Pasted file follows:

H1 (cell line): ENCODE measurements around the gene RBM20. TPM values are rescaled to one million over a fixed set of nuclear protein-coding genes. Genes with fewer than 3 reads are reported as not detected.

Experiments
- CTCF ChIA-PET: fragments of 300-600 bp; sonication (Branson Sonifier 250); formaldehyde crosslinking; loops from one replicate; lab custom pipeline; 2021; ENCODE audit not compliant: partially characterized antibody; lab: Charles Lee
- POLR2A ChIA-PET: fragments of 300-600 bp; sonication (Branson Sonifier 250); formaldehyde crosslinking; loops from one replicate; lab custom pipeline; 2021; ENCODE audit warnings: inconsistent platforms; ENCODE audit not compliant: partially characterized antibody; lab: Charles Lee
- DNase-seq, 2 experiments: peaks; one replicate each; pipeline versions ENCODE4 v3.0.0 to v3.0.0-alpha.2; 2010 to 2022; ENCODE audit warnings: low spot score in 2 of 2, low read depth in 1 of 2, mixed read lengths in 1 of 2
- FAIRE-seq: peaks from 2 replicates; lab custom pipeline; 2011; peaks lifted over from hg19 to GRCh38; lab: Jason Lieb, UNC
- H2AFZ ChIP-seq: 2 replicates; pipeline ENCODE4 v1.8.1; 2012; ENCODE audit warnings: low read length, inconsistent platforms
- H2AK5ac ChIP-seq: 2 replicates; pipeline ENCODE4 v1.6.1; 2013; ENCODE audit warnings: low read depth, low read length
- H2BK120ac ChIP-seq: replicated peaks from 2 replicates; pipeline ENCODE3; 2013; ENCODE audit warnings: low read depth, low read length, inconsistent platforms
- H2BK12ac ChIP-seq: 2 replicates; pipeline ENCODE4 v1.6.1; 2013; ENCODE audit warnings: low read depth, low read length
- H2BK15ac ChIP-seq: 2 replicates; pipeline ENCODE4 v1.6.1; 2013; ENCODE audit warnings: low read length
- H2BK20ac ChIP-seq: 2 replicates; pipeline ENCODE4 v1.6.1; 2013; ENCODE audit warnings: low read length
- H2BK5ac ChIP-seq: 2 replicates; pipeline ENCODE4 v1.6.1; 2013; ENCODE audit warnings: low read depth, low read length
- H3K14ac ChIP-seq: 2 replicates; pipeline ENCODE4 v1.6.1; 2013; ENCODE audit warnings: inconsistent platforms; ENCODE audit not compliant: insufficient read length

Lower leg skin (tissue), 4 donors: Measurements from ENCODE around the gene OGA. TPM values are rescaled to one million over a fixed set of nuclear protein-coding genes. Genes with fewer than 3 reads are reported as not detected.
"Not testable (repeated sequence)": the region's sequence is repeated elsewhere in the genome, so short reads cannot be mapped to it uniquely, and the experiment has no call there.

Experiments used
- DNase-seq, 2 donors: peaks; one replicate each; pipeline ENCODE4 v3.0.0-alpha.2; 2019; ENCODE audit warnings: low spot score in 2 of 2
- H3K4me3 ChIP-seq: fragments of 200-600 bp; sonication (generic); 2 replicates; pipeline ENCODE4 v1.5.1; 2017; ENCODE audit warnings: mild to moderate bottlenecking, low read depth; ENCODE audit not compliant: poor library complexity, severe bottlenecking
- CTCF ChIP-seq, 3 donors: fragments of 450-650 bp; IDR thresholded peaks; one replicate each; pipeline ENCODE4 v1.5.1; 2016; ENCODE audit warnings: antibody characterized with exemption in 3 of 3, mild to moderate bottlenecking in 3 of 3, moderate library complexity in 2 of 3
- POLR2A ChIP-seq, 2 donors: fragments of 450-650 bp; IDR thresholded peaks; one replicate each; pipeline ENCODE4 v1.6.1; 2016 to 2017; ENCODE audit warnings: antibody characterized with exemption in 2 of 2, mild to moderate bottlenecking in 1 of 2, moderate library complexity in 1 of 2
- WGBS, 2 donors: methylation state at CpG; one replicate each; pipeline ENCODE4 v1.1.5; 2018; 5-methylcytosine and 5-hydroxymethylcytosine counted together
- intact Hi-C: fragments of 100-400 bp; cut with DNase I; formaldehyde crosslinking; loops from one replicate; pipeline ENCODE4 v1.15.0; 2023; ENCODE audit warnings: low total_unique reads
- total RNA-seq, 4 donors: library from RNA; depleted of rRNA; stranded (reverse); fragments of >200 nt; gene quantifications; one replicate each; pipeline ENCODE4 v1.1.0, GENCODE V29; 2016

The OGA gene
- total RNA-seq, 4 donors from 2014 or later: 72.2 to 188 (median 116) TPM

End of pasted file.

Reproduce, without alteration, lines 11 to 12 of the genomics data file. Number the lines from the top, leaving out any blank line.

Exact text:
- H2BK15ac ChIP-seq: 2 replicates; pipeline ENCODE4 v1.6.1; 2013; ENCODE audit warnings: low read length
- H2BK20ac ChIP-seq: 2 replicates; pipeline ENCODE4 v1.6.1; 2013; ENCODE audit warnings: low read length